A knosp is a bud-like ornament. (


A massy-more is the underground dungeon of a castle. (Collins Dictionary)


A petronel is a 16th or 17th century firearm, described by a contemporary as a firearm used by horsemen. (Wikipedia)


A pilniewinks is a medieval instrument of torture for the fingers and thumbs. (Collins Dictionary)


A thumbikins is an instrument of torture for compressing the thumb. It is also known as a thumbscrew or a thumbikin. (Wiktionary)


A vasquine is a close-fitting bodice with tabs, or a basque. In England, the word vasquine has been used to refer to a petticoat. A basque, by the way, is a section of bodice below the waist, shaped to the hips. (Corset Terms Dictionary)

A Slew of Words I Learned From Sir Walter Scott

I’m still reading the novel The Abbot by Sir Walter Scott. And—great Scott!—I’m still learning new words!


A heresiarch is a person who is the originator of heretical doctrine, or a person who is the founder of a sect that sustains such a doctrine. (Wikipedia)


A marplot is a person who frustrates or ruins a plan or undertaking by meddling. (


A morisco was a former Muslim who was forced to convert to Christianity rather than face death or expulsion from Spain. Over time, the term morisco was used pejoratively to refer to nominal Catholics who were suspected of secretly practicing Islam. (Wikipedia)


A runagate is a fugitive or runaway and a vagabond or wanderer. (


The phrase “with a wanion” is equivalent in meaning to the phrases “with a vengeance,” “with a plague,” or “with misfortune.” (The Free Dictionary)


A weasand is a throat, esophagus, gullet, trachea, or windpipe. (


A yoldring is a species of bunting, which is also called a yellowhammer. (What Does That Mean?) In turn, a bunting is any of several small, chiefly seed-eating birds of the genera Emberiza, Passerina, and Plectrophena. (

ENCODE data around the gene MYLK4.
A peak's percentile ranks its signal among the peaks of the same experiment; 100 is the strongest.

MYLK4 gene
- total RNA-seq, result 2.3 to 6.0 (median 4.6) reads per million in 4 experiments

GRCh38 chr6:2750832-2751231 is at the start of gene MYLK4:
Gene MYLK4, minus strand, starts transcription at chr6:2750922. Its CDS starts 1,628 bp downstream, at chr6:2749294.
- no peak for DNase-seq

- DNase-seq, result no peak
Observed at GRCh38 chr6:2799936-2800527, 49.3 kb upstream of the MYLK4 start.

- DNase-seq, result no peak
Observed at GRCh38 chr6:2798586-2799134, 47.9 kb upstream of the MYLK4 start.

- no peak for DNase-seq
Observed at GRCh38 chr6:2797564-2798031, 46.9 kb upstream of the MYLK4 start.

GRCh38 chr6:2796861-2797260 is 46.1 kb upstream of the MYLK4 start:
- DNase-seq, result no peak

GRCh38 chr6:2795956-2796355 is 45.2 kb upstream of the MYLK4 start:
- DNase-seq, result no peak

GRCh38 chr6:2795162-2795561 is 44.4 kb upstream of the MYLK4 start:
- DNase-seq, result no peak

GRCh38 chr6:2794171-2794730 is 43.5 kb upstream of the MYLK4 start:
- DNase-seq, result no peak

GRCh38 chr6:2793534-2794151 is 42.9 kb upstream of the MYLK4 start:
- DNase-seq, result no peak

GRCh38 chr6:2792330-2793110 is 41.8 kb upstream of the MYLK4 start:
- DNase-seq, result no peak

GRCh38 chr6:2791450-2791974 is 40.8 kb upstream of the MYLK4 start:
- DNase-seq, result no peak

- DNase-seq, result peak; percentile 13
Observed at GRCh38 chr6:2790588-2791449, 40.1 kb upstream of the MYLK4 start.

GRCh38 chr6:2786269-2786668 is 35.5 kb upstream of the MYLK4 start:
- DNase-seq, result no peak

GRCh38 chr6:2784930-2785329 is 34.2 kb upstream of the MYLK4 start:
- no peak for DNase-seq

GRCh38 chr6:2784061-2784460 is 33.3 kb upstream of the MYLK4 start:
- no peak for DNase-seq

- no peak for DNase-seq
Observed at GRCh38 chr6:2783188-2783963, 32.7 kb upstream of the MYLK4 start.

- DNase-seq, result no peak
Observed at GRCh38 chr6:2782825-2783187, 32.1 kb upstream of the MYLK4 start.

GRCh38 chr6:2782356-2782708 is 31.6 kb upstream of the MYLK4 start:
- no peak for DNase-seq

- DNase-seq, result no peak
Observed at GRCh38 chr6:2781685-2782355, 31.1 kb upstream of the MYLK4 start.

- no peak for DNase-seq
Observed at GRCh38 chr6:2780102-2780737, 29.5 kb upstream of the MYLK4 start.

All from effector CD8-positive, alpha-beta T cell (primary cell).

It Never Ends! Words I Learned From Sir Walter Scott

I have yet to exhaust Sir Walter Scott’s vast vocabulary. These words all appear in the novel The Abbot, which is something of a sequel to the novel The Monastery.


A coronach is the third part of a round of keening, the traditional improvised singing at a death, wake or funeral in the Highlands of Scotland and in Ireland. (Wikipedia)


A culverin is a medieval ancestor of the musket, used in the 15th and 16th centuries. (Wikipedia)

Don-jon Keep

A donjon is a massive inner tower in a medieval castle (Merriam-Webster) and a don-jon keep is a dungeon. (Merriam-Webster)


Galliard is an adjective that means gay or lively. Also, a galliard is the name of a sprightly dance with five steps to a phrase that was popular in the 16th and 17th centuries. (Merriam-Webster)


A galopin is an urchin, scamp, brat, or ragamuffin. (Wiktionary)


A lurdane is a lazy, stupid person. (Merriam-Webster)


A petard was a small bomb used to blow up gates and walls when breaching fortifications, which dates back to the 16th century. (Wikipedia)

[At last I know what the Shakespearean phrase “hoist with his own petard” means! If a petard detonated prematurely, the petardier would be lifted, or hoisted, by the explosion. In other words, the bomber would be blown up by his own bomb.]

Additional Words I Learned From Sir Walter Scott

Thanks again to Sir Walter Scott, I learned a vast number of new words while reading his novel The Monastery. An exceptionally small sampling follows.


A paronomasia is a play on words, especially a pun. (


A clachan is a small village or hamlet. (


A cruive is a kind of weir or dam for trapping salmon; a sort of hedge formed of stakes on a tidal river or the sea-beach, for catching fish; or a hovel. (